The Almanac

By United Press International   |   May 31, 2006 at 3:30 AM

Today is Wednesday, May 31, the 151st day of 2006 with 214 to follow.

The moon is waxing. The morning stars are Venus, Neptune, Uranus and Pluto. The evening stars are Mars, Mercury, Jupiter and Saturn.

Those born on this date are under the sign of Gemini. They include poet Walt Whitman and surgeon William Mayo, founder of the Mayo Clinic, both in 1819; radio humorist Fred Allen in 1894; clergyman-author Norman Vincent Peale in 1898; actor Don Ameche in 1908; U.S. Sen. Henry Jackson, D-Wash., in 1912; Prince Rainier of Monaco in 1923; actor Clint Eastwood in 1930 (age 76); Peter, Paul and Mary's Peter Yarrow in 1938 (age 68); country singer Johnny Paycheck in 1941; NFL Hall of Fame quarterback Joe Namath and actress Sharon Gless ("Cagney and Lacey"), both in 1943 (age 63); actors Tom Berenger and Gregory Harrison, both in 1950 (age 56), and Kyle Secor ("Homicide: Life on the Street") in 1958 (age 48); actor/writer Chris Elliot in 1960 (age 46); actress Lea Thompson ("Caroline in the City") in 1961 (age 45); and actress/model Brooke Shields in 1965 (age 41).

On this date in history:

In 1790, U.S. President George Washington signed into law the first U.S. copyright law.

In 1889, a flood in Johnstown, Pa., left more than 2,200 people dead.

In 1902, Britain and South Africa signed a peace treaty ending the Boer War.

In 1962, Israel hanged Adolf Eichmann for his part in the killing of 6 million Jews by Nazi Germany in World War II.

In 1973, the U.S. Senate voted to cut off funds for U.S. bombing of Cambodia.

In 1985, seven federally insured banks in Arkansas, Minnesota, Nebraska and Oregon were closed by the Federal Deposit Insurance Corp. It was a single-day record for closings since the FDIC was founded in 1934.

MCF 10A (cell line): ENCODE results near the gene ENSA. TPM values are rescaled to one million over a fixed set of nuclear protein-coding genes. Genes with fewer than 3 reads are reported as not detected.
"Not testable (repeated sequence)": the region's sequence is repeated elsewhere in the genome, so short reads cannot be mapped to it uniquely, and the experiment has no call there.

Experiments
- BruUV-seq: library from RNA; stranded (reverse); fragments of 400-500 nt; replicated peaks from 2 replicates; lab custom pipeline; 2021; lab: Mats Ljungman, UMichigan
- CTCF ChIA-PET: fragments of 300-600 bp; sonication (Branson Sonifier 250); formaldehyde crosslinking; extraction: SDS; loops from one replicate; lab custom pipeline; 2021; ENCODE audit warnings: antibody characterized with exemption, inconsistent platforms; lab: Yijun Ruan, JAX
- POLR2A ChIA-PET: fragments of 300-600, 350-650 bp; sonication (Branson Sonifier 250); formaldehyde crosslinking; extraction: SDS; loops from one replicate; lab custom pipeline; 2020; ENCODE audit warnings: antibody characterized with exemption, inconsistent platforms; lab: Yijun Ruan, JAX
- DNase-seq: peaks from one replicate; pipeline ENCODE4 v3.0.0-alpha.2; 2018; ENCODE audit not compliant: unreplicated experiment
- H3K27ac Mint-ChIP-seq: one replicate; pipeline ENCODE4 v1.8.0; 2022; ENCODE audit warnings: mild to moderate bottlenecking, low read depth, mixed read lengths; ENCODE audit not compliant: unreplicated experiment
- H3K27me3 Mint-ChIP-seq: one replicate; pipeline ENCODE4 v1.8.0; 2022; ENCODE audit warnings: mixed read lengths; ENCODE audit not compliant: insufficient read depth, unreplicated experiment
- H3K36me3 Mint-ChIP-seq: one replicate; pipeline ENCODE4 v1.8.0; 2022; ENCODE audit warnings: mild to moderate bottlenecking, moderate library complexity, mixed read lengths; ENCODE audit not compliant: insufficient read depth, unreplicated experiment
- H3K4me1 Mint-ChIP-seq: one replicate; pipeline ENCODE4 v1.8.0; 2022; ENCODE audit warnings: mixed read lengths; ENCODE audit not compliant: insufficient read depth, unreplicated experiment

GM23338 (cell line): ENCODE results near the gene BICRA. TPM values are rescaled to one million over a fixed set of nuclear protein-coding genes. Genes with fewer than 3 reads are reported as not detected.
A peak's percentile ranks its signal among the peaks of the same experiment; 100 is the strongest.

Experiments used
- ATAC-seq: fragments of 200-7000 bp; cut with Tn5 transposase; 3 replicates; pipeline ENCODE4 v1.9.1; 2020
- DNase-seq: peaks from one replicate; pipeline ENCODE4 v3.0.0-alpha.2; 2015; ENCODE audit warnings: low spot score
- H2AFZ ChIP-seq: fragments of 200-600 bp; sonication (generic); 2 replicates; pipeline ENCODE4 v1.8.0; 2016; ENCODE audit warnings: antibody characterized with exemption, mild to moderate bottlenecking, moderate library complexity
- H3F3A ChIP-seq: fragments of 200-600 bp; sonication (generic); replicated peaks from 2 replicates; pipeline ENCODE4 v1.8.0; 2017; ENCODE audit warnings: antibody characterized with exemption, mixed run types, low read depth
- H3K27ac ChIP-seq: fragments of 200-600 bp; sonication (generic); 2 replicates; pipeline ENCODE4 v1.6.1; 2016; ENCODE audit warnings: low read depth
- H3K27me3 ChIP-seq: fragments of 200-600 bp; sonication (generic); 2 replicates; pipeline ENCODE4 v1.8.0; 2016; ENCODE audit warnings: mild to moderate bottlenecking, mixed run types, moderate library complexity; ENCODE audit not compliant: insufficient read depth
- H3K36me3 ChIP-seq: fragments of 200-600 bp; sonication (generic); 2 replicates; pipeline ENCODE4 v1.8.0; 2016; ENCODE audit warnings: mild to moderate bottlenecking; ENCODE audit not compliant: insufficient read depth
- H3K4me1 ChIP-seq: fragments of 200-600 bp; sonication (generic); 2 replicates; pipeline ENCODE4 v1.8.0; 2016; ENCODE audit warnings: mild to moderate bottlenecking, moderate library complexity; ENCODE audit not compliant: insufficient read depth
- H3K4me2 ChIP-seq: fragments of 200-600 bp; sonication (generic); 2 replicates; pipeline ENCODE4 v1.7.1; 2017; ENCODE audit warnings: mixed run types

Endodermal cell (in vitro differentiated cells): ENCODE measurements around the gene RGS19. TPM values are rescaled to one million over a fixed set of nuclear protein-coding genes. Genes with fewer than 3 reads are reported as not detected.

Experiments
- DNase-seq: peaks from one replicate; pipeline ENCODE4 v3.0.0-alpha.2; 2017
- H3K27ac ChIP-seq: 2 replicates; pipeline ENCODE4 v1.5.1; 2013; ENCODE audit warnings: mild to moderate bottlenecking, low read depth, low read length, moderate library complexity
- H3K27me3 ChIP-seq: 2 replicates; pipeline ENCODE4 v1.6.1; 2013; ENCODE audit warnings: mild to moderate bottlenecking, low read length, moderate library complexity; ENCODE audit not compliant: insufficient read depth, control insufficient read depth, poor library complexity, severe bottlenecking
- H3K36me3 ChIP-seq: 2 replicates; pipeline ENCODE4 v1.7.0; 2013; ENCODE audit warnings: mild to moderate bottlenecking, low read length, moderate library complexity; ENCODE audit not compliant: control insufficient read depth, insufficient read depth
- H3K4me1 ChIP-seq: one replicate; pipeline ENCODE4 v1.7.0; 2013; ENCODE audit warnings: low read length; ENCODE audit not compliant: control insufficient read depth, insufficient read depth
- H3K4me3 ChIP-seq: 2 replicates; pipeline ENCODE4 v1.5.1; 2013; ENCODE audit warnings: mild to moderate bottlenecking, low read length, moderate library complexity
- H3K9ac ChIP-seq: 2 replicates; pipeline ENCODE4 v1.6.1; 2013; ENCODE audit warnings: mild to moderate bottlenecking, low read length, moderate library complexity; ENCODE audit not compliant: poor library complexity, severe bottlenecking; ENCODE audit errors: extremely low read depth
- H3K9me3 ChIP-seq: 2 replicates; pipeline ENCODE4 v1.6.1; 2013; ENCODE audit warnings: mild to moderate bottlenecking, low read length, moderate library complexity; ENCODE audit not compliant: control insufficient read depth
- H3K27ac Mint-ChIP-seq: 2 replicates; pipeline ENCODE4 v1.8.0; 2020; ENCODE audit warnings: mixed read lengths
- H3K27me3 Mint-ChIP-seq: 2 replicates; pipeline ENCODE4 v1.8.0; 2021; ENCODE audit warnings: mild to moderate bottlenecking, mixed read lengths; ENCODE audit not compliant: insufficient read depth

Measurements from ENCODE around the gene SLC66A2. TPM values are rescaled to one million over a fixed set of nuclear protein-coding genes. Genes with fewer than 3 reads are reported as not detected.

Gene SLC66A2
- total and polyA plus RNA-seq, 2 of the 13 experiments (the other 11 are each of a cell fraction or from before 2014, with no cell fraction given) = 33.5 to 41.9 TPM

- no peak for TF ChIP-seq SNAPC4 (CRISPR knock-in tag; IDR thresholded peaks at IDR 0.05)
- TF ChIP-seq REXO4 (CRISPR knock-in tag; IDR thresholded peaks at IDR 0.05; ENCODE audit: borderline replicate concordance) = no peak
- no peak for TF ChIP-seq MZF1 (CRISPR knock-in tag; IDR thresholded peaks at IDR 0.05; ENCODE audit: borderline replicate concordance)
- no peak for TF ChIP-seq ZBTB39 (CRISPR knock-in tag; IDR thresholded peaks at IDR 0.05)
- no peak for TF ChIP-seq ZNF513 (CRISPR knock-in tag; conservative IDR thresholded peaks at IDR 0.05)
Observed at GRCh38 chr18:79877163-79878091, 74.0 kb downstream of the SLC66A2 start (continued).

In 1990, U.S. President George H.W. Bush and Soviet leader Mikhail Gorbachev opened a 4-day summit in Washington, focusing on the role of a united Germany in Europe.

In 1991, U.S. Defense Secretary Dick Cheney announced the United States had begun storing military supplies in Israel for use in future conflicts.

In 1994, U.S. Rep. Dan Rostenkowski, D-Ill., was indicted on felony charges, including embezzlement.

In 2003, Eric Robert Rudolph, the long-sought fugitive in the 1996 Atlanta Olympic bombing and attacks on abortion clinics and a gay nightclub, in which two died, was arrested while rummaging through a dumpster in western North Carolina.

Also in 2003, U.S. President George W. Bush began a European and Middle Eastern trip aimed at strengthening relations and promoting a "road map" peace plan for Israel and the Palestinians.

In 2004, a bomb ripped through a Shiite mosque in Karachi, Pakistan, while worshippers attended evening prayers. Sixteen people were killed and several others were wounded.

In 2005, Mark Felt admitted that, while No. 2 man in the FBI, he was "Deep Throat," the shadowy contact whose help to Washington Post reporters Bob Woodward and Carl Bernstein on the 1972 Watergate break-in led to U.S. President Richard Nixon's resignation.

A thought for the day: Tolstoy said, "It is amazing how complete is the delusion that beauty is goodness."

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